Religious freedom has always been one of the guiding principles of American ideology. The Puritans settled in New England to escape persecution in England; Jews came here to escape persecution from myriad countries over the years; Hindus, Muslims, and Buddhists came to America in order to practice their religion freely when it became dangerous to do so in their native countries.
We all know that the U.S. Constitution guarantees religious liberty to all. But just how firmly has the concept of "freedom of religion" taken root in American soil? Do Americans fully embrace it? How tolerant are Americans when it comes to accepting others of another religious faith, and how many Americans go beyond tolerance to religious integration?
In November and December 2002*, Gallup set out to answer these questions by developing and conducting the first annual Religious Tolerance Index.
From responses to these questions, Gallup has constructed the following three levels of religious tolerance, which will be tracked on an annual basis. The category definitions and baseline figures are as follows:
Isolated. This group makes up 17% of the population. Isolated individuals are less likely than those who are tolerant and integrated to be members of any particular faith group, but if they are members, they tend to believe that their religion is right or true and all other religions are wrong or false. They don't know much about other religious faiths, nor do they want to. They don't always treat those of other religious faiths with respect, and they don't always feel respected by members of other faiths.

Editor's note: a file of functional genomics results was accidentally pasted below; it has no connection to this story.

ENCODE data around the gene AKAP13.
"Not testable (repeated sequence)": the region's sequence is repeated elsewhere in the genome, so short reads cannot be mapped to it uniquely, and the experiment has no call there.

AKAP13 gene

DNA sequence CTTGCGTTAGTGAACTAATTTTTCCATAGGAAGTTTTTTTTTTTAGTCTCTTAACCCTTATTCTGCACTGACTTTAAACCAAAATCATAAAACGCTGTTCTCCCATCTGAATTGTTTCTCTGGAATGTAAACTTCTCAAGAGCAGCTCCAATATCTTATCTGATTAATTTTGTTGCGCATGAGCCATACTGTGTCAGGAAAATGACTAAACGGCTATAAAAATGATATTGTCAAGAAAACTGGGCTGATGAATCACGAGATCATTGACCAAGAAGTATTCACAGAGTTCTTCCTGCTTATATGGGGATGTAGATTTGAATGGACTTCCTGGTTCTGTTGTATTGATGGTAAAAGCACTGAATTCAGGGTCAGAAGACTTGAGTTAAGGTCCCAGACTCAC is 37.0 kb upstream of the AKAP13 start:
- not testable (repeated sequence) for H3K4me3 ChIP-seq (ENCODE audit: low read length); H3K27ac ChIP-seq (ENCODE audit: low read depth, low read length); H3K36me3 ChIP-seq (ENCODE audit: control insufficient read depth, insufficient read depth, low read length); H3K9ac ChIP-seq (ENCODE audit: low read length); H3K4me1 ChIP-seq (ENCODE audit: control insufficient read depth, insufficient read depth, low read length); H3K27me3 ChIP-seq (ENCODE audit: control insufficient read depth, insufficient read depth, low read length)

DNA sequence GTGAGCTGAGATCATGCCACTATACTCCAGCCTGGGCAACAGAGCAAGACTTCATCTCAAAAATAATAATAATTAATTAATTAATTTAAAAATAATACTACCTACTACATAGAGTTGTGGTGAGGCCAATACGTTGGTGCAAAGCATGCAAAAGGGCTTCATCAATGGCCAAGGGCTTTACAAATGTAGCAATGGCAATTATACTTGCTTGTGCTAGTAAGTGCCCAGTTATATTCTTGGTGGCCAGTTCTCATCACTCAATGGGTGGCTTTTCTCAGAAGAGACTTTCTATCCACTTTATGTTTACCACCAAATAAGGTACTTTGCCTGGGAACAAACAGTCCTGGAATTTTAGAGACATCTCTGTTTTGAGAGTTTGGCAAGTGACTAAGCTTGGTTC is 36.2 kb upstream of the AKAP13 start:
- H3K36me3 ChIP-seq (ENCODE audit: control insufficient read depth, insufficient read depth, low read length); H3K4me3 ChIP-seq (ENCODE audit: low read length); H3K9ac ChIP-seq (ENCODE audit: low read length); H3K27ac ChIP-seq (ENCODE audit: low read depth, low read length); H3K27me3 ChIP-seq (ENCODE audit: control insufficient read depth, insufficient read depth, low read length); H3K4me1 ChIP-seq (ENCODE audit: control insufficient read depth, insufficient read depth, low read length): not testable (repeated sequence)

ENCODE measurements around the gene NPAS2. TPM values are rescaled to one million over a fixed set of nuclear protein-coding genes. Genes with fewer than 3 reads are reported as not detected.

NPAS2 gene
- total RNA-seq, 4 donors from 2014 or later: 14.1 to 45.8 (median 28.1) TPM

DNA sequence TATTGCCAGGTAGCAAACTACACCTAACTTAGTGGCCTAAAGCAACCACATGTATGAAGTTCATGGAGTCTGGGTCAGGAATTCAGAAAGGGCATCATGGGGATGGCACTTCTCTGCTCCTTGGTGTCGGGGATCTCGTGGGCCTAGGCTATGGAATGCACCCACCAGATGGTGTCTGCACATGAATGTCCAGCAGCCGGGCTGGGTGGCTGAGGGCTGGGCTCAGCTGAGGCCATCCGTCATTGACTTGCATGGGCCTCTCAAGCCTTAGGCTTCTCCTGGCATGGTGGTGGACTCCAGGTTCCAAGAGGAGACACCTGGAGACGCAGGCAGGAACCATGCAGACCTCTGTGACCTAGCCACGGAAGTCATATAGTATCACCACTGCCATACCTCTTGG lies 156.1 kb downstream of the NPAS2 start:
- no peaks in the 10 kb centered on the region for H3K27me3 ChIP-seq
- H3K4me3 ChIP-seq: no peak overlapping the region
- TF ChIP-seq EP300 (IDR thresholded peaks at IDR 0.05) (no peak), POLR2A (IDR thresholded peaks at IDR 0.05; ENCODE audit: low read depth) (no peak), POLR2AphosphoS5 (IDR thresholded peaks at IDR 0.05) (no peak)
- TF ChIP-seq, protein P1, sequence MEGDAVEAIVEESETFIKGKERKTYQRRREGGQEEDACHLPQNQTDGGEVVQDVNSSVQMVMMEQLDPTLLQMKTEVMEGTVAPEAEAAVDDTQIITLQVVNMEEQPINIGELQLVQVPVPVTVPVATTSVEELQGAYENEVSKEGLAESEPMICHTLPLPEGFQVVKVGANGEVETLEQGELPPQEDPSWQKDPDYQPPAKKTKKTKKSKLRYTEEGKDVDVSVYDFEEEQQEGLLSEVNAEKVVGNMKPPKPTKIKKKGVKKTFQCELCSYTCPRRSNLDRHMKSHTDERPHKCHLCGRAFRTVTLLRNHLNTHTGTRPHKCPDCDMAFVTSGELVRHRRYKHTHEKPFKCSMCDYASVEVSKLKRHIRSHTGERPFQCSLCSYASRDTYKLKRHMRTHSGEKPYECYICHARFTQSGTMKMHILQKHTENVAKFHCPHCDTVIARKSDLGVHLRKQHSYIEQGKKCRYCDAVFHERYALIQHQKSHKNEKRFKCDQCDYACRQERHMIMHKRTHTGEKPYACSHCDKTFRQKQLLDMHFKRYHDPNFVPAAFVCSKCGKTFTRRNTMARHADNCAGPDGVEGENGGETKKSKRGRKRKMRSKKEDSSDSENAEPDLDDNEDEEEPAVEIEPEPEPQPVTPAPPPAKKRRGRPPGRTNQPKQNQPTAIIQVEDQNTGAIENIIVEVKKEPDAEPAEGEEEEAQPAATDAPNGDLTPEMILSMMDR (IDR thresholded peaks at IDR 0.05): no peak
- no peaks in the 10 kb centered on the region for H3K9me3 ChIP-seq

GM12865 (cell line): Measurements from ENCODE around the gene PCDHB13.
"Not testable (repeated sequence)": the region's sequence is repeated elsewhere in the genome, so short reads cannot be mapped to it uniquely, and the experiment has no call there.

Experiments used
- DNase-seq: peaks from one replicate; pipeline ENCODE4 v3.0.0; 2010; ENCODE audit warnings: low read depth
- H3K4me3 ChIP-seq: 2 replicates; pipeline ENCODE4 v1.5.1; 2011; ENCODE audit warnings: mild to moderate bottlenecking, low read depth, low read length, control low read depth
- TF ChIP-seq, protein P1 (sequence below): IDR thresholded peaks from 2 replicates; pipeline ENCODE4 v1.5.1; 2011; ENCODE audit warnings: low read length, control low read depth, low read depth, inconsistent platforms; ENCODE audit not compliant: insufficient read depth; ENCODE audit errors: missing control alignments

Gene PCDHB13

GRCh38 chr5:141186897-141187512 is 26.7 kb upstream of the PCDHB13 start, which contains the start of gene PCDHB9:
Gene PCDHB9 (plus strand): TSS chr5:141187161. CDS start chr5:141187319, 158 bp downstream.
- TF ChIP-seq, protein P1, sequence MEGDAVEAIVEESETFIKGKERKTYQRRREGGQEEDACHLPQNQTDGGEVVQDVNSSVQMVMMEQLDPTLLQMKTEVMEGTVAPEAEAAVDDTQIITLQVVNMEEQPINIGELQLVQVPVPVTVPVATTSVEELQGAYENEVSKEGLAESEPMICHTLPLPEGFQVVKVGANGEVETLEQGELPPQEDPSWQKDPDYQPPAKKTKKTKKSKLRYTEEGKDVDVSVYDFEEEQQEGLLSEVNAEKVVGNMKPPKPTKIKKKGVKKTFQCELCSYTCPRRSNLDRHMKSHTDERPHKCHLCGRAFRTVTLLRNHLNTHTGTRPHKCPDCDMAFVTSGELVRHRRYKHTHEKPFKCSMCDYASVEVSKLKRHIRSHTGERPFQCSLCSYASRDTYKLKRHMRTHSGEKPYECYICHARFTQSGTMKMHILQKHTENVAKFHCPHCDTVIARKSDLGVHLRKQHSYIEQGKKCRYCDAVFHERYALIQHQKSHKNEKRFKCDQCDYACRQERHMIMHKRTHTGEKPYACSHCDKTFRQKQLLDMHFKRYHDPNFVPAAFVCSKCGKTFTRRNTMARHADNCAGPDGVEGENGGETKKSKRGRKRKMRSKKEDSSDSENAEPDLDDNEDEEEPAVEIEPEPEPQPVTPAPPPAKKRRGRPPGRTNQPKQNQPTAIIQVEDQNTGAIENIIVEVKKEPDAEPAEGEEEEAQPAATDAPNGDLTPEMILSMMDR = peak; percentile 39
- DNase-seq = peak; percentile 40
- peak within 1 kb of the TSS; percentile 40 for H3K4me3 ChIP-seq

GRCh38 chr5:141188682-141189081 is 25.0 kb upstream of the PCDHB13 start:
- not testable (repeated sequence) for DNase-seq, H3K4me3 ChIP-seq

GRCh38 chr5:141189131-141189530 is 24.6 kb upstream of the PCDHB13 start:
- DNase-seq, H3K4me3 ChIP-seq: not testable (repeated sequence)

Tolerant. This group makes up 46% of the population, and a high percentage of them are members of faith communities. The tolerant have a "live-and-let-live" attitude toward people of other faiths, and generally feel that they always treat people of different religious faiths with respect. However, those in the tolerant category are not particularly likely to go out of their way to try to learn more about other religious traditions, nor are they likely to say that they have learned something from someone of another religious faith in the past year.
Integrated. This group makes up 37% of the population. The majority of integrated individuals are not only members of faith communities, but they are also engaged in those communities. They go beyond a "live-and-let-live" attitude, actively seeking to learn more from others of different religious traditions. They believe that most religious faiths make a positive contribution to society, and not only do they feel they always respect others of different traditions; they always feel respected by them as well.
Despite all the publicity given to supremacist groups and acts of religious bigotry, the individuals who make up those groups and commit such acts -- or even share the same attitudes as those who do -- are in the minority in this country. Most Americans believe in the right of individuals to practice religion in their own way. Nearly 4 in 10 Americans integrate different faiths into their lives. These are encouraging findings, especially given the emotionally charged times -- at least with regard to religion -- in which we live.
In future weeks, we will be publishing more articles on the specific findings of the Gallup Religious Tolerance Index.
*Results are based on telephone interviews with 1,000 adult members of a church, synagogue, or other religious faith community, aged 18 and older, and 500 non-members, conducted in November and December 2002. For results based on this sample, one can say with 95% confidence that the margin of sampling error is ±2.6%.